City school board seeks OK to raise funds with bonds; $25 million sought for repairs, Internet


Looking to raise some of the millions needed to wire city schools for computers and make basic repairs, the Baltimore school board wants permission to issue its own bonds.

School officials went to Annapolis yesterday to seek legislative support for an unusual arrangement that would allow them to sell bonds worth $25 million -- even though they are not elected and do not have taxing authority.

The school board hopes to persuade state lawmakers to agree to the one-time bond sale, which would be used to leverage an additional $37.5 million in matching state funds. The proposal, carried over from the last legislative session after being introduced too late for a thorough review, was greeted with some skepticism by lawmakers.

Only 20 percent of Baltimore's 180 public schools are wired for the Internet, a tiny fraction compared with surrounding suburbs. The board wants to use $12 million from the proposed bond sale to leverage state and federal funds to wire 75 schools next year. To bring all of the schools on line will cost an estimated $78 million.

"Every year, students graduate from Baltimore City schools without ever turning on a computer," said Robert Booker, the schools' chief executive officer. "Every year, the digital divide for our students grows larger."

Many city schools have even more basic structural problems, he said: antiquated boilers, leaking roofs and dilapidated classrooms. A consultant has identified more than $600 million in necessary repairs.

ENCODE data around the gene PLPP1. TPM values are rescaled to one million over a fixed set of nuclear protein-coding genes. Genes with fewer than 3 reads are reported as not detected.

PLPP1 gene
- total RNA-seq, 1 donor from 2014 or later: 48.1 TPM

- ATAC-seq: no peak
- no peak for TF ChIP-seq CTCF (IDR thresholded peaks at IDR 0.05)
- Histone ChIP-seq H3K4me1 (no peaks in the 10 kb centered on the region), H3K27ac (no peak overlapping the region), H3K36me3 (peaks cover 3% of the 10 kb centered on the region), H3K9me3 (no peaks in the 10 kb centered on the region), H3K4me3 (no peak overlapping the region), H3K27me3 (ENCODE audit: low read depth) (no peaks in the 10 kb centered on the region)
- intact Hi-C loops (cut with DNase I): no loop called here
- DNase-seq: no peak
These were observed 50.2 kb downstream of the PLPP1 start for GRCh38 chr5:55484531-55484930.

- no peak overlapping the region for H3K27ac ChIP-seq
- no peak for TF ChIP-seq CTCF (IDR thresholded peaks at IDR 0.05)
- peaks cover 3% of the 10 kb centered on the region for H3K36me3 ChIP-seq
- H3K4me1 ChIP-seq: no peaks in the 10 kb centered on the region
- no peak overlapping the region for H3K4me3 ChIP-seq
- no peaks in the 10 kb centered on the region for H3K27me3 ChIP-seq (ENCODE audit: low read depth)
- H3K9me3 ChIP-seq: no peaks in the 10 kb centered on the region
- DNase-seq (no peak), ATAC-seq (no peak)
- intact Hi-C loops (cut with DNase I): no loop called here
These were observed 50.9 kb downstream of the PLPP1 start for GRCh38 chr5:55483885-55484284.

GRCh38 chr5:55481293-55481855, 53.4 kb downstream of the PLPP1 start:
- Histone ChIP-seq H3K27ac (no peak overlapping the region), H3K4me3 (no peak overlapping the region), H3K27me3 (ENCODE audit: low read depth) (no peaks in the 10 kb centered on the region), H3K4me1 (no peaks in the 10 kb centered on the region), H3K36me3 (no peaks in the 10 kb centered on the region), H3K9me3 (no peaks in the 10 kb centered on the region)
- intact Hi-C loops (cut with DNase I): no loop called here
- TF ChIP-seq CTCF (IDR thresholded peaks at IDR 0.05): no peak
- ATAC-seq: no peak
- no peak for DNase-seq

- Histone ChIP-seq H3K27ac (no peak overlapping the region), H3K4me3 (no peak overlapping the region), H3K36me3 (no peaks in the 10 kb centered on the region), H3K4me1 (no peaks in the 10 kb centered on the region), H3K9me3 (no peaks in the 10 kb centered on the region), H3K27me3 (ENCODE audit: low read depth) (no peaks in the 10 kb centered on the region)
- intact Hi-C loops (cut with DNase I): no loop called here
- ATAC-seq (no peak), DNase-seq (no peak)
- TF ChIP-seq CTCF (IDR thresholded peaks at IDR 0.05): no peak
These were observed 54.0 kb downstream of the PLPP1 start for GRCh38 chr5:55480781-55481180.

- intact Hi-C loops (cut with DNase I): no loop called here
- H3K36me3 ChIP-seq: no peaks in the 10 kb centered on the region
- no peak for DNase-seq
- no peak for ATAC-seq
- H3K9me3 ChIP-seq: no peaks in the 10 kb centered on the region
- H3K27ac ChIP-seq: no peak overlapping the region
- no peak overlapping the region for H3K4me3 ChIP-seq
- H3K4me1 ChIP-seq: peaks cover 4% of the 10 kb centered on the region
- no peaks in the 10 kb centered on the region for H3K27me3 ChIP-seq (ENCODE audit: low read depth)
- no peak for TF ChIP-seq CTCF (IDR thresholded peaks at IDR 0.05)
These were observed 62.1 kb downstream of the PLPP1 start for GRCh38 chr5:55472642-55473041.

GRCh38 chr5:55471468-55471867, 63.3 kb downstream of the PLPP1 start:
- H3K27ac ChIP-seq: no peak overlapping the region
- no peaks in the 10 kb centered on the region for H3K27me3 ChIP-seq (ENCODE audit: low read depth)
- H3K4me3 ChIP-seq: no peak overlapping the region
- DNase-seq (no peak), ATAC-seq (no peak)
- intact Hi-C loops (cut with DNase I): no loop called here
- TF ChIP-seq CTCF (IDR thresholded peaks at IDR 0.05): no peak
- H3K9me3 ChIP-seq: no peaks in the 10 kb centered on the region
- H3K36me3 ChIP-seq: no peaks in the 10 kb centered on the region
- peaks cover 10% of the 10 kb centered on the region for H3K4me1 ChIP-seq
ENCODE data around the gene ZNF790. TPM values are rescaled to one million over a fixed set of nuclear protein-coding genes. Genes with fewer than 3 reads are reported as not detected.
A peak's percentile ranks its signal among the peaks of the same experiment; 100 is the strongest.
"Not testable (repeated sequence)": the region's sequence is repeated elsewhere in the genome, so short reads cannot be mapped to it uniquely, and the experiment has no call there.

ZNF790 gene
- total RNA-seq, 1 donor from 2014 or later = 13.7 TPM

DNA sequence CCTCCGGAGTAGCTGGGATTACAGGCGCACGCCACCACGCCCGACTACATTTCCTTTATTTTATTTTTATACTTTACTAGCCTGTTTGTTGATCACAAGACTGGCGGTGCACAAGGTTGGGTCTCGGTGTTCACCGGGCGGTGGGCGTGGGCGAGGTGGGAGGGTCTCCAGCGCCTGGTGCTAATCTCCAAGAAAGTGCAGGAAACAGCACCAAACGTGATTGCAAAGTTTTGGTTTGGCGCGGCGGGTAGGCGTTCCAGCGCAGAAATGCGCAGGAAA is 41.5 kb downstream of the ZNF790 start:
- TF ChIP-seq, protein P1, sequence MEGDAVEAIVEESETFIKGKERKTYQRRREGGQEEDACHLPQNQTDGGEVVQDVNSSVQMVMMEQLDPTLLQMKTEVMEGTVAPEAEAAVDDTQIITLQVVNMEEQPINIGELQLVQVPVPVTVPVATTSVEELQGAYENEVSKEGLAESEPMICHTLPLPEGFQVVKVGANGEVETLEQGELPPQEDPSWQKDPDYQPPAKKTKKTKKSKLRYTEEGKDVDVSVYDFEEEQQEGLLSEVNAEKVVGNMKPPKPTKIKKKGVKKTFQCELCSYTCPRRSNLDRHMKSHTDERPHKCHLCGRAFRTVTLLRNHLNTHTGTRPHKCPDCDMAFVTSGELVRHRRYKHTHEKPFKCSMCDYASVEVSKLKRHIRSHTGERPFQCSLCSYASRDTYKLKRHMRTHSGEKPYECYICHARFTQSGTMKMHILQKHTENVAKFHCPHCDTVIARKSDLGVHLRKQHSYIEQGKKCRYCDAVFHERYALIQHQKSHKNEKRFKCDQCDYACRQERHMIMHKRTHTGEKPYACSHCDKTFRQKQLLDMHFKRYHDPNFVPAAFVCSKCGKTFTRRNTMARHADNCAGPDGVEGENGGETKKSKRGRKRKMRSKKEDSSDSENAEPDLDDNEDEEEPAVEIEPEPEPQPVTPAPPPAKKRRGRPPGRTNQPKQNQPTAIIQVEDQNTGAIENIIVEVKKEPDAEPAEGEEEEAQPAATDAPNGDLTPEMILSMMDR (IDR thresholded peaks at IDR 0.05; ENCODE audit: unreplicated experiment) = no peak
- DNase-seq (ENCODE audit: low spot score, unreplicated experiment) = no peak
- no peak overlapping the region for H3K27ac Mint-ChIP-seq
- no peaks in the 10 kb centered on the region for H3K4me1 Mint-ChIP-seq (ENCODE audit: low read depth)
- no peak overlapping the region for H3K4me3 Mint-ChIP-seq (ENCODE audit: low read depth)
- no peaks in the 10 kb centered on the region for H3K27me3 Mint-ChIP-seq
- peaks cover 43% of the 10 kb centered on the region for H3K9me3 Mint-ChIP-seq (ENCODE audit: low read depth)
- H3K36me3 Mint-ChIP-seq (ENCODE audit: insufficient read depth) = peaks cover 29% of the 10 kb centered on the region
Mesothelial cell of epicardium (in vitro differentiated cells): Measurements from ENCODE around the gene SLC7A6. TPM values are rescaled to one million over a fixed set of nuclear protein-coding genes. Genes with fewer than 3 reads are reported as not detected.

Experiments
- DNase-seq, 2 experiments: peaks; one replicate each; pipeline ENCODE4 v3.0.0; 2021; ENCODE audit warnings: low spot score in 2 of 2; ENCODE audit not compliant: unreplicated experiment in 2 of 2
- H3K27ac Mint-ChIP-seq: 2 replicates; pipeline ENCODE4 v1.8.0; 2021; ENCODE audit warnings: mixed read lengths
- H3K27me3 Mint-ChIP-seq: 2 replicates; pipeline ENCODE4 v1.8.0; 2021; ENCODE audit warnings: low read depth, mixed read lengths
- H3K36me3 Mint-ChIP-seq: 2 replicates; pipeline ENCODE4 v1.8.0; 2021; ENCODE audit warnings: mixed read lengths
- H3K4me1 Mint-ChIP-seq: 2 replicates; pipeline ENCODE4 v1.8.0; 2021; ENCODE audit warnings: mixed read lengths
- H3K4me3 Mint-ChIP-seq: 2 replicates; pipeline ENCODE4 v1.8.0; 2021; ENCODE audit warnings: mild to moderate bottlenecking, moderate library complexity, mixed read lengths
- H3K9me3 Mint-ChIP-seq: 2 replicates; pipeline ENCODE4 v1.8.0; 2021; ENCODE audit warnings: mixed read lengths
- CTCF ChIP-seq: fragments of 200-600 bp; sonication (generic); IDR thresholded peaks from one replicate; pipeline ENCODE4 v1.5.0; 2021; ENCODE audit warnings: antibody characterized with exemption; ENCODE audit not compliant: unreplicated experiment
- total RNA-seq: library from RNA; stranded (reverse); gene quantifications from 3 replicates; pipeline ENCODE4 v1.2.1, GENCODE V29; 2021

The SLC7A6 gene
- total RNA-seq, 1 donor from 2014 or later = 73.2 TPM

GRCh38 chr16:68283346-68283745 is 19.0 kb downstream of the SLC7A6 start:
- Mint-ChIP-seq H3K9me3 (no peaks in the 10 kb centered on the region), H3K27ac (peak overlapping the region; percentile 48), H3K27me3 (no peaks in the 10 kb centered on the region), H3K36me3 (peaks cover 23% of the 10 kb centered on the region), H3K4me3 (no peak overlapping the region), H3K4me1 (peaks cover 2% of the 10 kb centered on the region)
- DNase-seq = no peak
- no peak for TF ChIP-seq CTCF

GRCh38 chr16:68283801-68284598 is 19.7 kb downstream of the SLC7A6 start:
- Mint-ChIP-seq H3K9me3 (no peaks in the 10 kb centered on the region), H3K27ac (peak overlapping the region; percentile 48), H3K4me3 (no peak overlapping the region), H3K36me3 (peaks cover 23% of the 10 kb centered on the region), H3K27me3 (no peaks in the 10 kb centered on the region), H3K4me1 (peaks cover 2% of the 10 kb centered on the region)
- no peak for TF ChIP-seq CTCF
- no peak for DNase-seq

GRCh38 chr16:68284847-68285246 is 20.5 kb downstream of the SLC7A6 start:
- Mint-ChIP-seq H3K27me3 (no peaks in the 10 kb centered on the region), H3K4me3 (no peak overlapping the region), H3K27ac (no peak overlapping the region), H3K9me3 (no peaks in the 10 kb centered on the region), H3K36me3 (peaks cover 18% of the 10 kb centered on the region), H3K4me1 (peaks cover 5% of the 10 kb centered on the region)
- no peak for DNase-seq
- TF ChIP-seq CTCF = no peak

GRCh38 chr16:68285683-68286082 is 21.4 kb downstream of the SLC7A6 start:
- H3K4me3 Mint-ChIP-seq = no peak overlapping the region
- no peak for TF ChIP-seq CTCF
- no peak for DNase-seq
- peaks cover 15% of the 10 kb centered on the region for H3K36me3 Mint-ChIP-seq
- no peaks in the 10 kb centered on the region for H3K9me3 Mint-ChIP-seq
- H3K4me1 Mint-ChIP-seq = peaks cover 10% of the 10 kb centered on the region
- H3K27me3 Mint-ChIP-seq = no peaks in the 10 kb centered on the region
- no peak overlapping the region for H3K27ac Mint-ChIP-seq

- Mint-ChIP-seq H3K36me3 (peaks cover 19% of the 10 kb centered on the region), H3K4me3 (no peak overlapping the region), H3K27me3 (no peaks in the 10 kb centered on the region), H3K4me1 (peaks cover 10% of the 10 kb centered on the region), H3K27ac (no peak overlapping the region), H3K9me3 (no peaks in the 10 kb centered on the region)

The school board, which is taking over management of its finances from the city, plans to use $3 million in annual interest earnings for the debt service. State revenue to the schools would be pledged as an additional guarantee in case the board defaulted.

At a joint hearing of the House Appropriations and Senate Budget and Taxation committees, several lawmakers said they were sympathetic to the school construction and computer woes, but feared setting a precedent.

"We may have 23 school systems coming in here and saying 'This is a great idea, and we want to do it next,' " said Sen. Robert R. Neall, an Anne Arundel Democrat. He added that he was worried by the state guarantee, saying: "That could put the legislature in the awkward position of saying, 'No, we're not going to buy books -- we have to use it for debt service.' "

Legislative analysts cautioned that they could find no example of another school district in the nation that had sold bonds without having some taxing authority to raise its revenues.

Booker said similar bond sale arrangements exist in Texas and California. School districts in both states, however, have taxing authority.

Some lawmakers suggested that the city sell the bonds on the school board's behalf. The city has been reluctant to incur more debt at a time when its population and tax base are shrinking.

One local investment banker pointed out that investors will be more cautious about buying bonds that are not backed by an entity that has a guaranteed source of income.

"It is not illegal, not immoral and it is a practical solution to the problem," said Richard O'Brien, senior vice president of Folger Nolan Fleming Douglas Inc. "In a perfect world is this the best solution? No, because it will be more costly."

The school board president, J. Tyson Tildon, said it makes more sense to try to leverage a large sum at once. Otherwise, he said, repairs would be made a little at a time, and the city schools would never quite catch up.

"By being creative, being innovative, we've established a mechanism now to help us get a jump start," he said.

Sun staff writer Liz Bowie contributed to this article.

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